History in Florida? It sounds almost unbelievable to non-Floridians. But nestled on the coast of the sunshine state rests the ancient city of St. Augustine—a bucketlist destination for foodies and history buffs alike. This week, we invite you to wander with us down its winding cobblestone streets.
A Walk Down History Lane
St. Augustine is the oldest continuously settled city in the United States (impressive claim to fame, right?). The original settlement was founded in September of 1565 by Spanish admiral Pedro Menéndez de Avilés. 100 years later, it became home to the oldest masonry fort in the United States—Castillo de San Marcos, which still proudly watches over the city today.
Where to Stay
We’ve visited St. Augustine twice. The first time, we stayed in the historic Sevilla house. The second time, we were running from Hurricane Florence and enjoyed a longer stay courtesy of two amazing locals who opened their home to us and were proud to show us around their beautiful city.
Since you’re probably not a hurricane evacuee, we can’t send you to the latter of the two (as much as we’d like to), so we’ll send you to the Sevilla house. Built in 1888, this historic home is now a beautiful B&B. It’s located within walking distance of all the city’s main attractions, and its scenic balconies are perfect for sipping wine and looking out over the narrow streets below. Our room even came with a CLAWFOOT TUB.
The owners of the Sevilla house take a lot of pride in their hospitality, which made it an amazing experience all around. They fed us a gourmet breakfast and loaded us with advice and local maps.
What to Do
We sure have a long list for you here. There’s so much to do in this brilliant little city that you probably won’t have time for everything, just do your best
- Wander: Before you tie yourself to an agenda, take some time to simply wander around the historic city center. You’ll come across sites like the old city gates, constructed in 1808, and the oldest wooden schoolhouse in the United States. Not to mention a whole caboodle of cute little boutique stores and coffeehouses.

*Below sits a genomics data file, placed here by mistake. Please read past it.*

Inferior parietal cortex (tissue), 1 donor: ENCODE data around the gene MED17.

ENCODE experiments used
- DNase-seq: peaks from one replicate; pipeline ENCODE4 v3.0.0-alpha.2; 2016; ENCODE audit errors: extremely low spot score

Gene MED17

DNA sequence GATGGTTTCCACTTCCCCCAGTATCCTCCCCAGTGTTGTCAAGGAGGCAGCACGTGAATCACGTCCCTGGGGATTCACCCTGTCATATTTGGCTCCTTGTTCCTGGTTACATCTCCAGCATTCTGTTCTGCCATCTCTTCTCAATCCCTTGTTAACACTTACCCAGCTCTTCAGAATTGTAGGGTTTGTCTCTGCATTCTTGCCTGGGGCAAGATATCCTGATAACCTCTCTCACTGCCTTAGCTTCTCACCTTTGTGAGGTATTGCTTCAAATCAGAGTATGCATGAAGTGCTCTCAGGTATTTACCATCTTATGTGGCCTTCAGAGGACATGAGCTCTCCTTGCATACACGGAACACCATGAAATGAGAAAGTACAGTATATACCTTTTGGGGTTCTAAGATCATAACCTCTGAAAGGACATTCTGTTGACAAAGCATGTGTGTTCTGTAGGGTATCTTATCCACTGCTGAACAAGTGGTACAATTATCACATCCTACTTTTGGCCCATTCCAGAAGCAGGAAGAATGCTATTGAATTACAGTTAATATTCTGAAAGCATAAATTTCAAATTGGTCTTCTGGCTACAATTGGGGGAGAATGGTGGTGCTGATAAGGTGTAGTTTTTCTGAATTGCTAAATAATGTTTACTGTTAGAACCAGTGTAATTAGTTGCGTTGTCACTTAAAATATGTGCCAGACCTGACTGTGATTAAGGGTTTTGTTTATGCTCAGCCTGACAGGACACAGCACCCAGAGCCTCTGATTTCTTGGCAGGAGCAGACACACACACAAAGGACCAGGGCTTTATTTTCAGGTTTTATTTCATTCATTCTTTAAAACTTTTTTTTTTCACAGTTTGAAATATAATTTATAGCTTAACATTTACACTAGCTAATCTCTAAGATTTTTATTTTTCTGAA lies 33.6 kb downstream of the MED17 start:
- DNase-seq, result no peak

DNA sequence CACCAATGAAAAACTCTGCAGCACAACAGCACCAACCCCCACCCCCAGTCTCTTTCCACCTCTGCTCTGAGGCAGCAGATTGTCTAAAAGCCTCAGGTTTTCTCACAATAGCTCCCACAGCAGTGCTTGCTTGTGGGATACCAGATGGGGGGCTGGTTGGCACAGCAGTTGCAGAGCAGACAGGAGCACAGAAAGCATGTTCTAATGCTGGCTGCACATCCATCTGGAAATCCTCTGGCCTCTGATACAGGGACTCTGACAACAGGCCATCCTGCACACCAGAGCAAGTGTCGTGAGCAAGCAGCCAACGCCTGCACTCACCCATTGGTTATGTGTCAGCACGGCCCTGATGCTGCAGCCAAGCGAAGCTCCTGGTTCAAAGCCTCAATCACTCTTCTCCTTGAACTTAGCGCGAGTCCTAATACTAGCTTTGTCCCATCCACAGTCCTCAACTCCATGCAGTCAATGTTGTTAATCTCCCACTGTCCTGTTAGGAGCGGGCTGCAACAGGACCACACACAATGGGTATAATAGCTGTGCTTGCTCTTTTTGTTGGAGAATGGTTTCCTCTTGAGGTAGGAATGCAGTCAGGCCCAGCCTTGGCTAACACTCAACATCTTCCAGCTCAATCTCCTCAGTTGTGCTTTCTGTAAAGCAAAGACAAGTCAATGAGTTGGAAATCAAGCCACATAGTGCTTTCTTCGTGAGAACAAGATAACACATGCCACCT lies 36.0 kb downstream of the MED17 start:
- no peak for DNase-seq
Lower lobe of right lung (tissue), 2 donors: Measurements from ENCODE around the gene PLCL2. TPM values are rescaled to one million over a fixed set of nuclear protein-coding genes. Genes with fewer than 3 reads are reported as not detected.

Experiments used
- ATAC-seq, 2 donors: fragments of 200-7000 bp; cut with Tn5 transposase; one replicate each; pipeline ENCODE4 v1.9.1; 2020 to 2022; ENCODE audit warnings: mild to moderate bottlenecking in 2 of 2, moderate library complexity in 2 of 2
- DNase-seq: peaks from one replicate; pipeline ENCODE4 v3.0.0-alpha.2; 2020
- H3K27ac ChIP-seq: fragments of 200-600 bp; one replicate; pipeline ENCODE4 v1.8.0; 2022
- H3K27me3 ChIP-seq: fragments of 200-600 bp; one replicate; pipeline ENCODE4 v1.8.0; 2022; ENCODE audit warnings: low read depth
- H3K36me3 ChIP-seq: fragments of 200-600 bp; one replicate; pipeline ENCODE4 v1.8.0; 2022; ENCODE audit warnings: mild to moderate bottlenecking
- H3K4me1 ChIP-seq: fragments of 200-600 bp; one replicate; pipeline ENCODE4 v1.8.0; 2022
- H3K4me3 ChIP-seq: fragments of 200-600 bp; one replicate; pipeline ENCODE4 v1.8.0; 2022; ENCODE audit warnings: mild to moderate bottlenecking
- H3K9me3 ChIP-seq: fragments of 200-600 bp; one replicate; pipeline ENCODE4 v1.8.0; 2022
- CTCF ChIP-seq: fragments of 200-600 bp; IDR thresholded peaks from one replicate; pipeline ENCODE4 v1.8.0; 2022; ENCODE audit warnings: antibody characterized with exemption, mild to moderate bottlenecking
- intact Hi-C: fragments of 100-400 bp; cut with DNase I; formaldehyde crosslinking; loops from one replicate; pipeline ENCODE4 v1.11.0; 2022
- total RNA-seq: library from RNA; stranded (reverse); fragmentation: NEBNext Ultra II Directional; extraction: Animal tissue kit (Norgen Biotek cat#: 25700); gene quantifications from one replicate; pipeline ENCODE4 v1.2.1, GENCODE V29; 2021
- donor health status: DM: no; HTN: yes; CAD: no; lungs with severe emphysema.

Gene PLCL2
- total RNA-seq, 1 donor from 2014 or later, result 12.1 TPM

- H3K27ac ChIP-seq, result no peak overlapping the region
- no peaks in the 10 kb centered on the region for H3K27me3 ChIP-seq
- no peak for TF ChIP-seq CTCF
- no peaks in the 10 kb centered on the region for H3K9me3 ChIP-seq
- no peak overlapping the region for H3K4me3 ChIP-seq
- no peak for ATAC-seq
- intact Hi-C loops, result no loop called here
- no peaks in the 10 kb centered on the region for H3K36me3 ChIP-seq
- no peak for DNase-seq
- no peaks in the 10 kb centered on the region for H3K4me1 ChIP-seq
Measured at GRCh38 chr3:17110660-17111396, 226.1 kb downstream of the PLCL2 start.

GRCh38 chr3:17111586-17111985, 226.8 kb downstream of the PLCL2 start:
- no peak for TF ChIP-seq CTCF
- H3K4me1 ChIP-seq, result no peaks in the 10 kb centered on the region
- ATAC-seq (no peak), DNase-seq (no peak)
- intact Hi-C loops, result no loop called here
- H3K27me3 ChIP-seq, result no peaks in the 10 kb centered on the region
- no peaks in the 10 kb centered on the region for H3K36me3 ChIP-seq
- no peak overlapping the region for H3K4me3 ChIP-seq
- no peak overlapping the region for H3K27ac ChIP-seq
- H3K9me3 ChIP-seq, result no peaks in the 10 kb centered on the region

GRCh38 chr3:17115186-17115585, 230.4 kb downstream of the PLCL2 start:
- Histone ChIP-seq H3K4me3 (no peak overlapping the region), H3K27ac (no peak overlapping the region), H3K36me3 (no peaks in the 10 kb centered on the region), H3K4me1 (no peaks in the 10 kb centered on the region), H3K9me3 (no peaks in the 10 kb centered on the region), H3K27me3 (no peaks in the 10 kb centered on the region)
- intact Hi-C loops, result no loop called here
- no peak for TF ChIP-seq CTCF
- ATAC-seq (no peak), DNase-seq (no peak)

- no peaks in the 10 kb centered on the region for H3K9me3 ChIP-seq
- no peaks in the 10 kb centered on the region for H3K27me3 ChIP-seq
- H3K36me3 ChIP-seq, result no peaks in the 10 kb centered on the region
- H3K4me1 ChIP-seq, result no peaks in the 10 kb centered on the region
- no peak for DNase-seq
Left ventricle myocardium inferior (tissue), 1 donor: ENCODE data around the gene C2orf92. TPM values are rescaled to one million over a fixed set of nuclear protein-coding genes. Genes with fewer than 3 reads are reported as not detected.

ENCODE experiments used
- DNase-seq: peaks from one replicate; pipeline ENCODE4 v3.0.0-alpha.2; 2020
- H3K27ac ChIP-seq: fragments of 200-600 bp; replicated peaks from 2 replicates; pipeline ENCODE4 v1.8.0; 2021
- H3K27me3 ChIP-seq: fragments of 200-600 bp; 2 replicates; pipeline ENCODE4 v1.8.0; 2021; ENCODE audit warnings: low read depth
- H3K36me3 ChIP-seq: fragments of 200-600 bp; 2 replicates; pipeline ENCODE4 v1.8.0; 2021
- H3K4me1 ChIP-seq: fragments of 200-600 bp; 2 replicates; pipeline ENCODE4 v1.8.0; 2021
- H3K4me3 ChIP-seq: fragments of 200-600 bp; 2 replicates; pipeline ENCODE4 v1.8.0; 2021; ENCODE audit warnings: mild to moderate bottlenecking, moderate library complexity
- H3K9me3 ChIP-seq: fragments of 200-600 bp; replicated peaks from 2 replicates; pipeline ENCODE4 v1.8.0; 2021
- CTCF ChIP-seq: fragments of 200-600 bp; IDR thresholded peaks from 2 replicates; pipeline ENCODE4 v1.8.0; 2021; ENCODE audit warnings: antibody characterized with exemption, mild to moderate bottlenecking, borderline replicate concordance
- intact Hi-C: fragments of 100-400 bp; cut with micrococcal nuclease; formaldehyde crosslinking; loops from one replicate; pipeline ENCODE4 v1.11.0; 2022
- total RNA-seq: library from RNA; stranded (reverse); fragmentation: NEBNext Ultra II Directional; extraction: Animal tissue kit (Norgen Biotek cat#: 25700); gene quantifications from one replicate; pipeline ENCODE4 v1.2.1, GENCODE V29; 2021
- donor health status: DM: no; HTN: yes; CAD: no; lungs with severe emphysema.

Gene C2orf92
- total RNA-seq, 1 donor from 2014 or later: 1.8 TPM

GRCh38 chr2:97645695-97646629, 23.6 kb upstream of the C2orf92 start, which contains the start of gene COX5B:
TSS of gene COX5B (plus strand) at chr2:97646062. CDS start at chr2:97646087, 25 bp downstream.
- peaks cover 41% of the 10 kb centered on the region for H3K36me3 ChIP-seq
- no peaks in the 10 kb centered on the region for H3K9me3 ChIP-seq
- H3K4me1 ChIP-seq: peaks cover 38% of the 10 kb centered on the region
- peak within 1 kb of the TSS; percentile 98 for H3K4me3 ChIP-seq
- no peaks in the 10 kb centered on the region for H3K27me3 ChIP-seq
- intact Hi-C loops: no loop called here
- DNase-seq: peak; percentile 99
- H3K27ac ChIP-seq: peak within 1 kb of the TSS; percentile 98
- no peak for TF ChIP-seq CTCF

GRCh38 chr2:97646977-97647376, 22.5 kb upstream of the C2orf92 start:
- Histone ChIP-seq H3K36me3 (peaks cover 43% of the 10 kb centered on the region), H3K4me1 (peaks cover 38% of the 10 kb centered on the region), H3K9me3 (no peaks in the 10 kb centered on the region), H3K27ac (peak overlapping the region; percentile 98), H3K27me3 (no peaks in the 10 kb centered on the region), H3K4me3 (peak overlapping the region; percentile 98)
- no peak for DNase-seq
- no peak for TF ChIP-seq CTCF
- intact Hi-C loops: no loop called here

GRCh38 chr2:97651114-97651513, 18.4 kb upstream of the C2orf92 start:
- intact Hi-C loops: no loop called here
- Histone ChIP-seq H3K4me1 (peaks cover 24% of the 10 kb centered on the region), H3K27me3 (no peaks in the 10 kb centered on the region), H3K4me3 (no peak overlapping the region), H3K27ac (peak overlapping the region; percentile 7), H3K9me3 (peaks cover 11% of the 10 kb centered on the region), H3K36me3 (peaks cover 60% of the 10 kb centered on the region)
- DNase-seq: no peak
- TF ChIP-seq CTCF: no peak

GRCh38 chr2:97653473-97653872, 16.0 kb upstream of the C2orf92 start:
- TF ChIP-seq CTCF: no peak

- Castillo de San Marcos: You can’t miss a visit to Castillo de San Marcos, the impressive old fortress that stands proudly by the bay. Entry is a little steep at $15, but 80% of this goes right back into maintaining the fort.
- Flagler College: The college itself wasn’t founded until 1968, but it makes its home in the former Ponce de Leon hotel—built by railroad magnate Henry M. Flagler in 1888. Its Spanish Renaissance architecture and sprawling grounds make it well worth the visit.
- The Fountain of Youth: Want to stay forever young? Drink the sulfury waters at Ponce de Leon’s fountain of youth. The extensive park that houses the fountain is additionally home to a recreated Timucuan village and a strutting host of brightly colored peafowl.
- The Alligator Farm: This might sound a little cheesy and touristy, but it’s actually well worth the visit. There are food dispensers so you can feed the alligators yourself from the boardwalk, but the real attraction is the bird rookery, where a congregation of fascinating birds have chosen to (voluntarily) make their nests. Believe it or not, the alligators don’t eat them.
Where to Eat
Where not to eat? This bustling city is a foodie’s dream, with farm to table restaurants and wine caves around every corner. A couple of places you won’t want to miss:
- Casa de Vino 57: This hidden little getaway offers a free wine tasting in addition to some of the best charcuterie we’ve ever had.
- Juniper Market: Please try their magic cold brew coffee. You won’t regret it, we swear.
- Meehan’s Irish Pub: This friendly little drinking hole really comes alive at night. Stop by for the outdoor bar and an atmosphere that’s second-to-none.